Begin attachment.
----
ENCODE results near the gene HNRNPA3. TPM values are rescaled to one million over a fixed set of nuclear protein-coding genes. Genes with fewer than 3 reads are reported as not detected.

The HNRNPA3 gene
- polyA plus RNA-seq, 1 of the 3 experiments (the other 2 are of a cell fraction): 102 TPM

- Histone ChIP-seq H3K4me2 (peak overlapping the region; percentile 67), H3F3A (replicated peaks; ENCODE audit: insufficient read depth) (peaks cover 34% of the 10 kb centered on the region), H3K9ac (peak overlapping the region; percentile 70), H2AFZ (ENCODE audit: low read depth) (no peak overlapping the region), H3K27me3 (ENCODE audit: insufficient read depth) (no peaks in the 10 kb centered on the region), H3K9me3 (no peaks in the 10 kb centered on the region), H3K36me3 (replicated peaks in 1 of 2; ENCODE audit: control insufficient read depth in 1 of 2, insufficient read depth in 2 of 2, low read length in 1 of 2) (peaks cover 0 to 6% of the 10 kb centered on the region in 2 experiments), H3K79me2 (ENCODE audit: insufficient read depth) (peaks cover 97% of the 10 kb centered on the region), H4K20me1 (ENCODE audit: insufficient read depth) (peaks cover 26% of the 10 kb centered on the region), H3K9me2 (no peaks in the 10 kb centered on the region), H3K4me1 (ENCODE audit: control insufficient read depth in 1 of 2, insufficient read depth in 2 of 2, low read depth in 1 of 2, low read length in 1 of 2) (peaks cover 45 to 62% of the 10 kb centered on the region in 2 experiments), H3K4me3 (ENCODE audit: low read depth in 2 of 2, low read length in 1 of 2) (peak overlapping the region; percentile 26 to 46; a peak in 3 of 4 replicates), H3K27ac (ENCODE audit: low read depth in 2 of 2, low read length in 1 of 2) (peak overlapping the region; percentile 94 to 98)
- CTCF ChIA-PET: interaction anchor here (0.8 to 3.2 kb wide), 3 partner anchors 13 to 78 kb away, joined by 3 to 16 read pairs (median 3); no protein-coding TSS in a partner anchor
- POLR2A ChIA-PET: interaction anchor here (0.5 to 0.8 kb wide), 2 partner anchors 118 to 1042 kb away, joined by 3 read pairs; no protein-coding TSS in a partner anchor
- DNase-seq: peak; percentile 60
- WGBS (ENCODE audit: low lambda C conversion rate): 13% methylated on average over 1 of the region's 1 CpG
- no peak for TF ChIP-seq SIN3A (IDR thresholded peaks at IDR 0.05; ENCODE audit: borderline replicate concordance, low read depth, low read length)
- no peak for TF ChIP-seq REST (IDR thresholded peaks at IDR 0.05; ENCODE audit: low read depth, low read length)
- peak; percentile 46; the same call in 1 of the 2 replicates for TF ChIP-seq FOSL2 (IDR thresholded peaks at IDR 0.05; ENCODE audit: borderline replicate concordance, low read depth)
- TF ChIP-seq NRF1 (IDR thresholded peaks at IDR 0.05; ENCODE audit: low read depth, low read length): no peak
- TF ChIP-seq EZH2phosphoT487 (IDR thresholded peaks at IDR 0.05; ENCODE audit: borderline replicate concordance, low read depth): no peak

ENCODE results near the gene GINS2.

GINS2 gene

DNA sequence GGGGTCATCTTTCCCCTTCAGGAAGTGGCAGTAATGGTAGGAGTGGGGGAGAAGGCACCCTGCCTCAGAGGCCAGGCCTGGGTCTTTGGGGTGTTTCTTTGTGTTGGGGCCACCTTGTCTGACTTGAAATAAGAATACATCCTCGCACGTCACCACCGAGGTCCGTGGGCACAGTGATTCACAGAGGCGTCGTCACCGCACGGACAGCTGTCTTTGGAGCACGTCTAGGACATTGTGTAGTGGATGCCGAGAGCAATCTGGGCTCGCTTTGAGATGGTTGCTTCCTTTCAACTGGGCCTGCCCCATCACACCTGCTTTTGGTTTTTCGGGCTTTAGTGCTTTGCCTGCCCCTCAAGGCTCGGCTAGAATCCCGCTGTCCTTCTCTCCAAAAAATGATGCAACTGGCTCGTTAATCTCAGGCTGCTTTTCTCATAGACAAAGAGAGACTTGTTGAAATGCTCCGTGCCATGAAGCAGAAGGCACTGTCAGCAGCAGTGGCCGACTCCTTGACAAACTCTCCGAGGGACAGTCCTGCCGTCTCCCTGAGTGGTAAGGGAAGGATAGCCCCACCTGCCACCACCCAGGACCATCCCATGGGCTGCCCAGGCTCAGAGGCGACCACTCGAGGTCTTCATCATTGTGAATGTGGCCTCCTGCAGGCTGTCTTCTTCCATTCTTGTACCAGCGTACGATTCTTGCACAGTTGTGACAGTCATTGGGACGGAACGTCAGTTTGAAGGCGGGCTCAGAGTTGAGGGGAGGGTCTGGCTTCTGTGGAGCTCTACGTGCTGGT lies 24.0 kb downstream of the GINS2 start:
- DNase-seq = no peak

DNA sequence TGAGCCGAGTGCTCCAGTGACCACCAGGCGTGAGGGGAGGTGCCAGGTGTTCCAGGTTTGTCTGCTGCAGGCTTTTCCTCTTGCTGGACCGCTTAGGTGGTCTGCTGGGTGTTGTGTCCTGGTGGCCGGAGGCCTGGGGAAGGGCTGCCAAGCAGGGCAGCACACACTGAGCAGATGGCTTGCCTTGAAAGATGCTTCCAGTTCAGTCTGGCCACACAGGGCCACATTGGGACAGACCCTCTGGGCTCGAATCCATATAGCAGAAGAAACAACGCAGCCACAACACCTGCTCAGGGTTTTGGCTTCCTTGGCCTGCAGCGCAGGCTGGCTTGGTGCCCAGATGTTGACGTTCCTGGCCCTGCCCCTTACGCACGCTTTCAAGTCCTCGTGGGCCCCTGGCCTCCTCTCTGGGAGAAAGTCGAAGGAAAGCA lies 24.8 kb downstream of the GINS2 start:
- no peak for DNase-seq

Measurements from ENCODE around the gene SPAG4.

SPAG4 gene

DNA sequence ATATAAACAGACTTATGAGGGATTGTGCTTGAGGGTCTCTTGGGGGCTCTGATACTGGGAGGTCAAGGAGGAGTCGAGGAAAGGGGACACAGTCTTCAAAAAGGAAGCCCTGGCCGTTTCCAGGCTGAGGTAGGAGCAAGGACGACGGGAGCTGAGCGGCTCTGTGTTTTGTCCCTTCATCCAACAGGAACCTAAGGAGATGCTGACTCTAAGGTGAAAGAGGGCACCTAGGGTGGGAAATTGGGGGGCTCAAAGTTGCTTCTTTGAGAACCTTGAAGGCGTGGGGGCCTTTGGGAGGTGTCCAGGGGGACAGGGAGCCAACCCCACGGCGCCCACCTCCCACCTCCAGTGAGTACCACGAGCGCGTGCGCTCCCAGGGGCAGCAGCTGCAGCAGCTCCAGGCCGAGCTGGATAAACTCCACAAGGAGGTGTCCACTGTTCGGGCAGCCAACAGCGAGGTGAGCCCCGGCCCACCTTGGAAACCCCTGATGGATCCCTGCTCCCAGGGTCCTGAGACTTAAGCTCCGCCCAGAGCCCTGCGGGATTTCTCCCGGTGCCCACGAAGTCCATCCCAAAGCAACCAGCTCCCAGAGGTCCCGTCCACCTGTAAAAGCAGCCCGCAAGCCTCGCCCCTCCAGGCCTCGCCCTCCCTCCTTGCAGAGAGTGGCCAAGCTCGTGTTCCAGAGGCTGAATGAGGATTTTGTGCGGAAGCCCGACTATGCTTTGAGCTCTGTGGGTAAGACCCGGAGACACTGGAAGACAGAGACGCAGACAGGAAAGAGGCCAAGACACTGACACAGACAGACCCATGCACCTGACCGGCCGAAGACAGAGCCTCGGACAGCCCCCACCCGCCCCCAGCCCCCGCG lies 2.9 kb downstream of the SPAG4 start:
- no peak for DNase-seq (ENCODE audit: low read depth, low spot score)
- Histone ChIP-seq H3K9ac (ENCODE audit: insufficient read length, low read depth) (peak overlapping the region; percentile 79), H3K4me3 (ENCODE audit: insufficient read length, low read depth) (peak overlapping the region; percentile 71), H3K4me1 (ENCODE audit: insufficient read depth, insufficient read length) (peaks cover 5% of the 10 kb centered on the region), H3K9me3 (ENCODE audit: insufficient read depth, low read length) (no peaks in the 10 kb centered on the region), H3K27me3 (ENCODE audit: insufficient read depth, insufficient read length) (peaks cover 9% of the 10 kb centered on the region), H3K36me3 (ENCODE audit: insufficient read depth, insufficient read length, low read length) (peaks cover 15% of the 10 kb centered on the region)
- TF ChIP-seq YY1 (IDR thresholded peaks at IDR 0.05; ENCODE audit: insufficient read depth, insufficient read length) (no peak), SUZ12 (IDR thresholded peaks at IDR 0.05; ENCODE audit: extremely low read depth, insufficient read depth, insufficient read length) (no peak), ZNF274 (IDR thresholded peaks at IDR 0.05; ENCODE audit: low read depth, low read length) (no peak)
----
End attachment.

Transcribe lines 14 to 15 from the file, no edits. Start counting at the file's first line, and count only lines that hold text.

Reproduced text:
ENCODE results near the gene GINS2.

GINS2 gene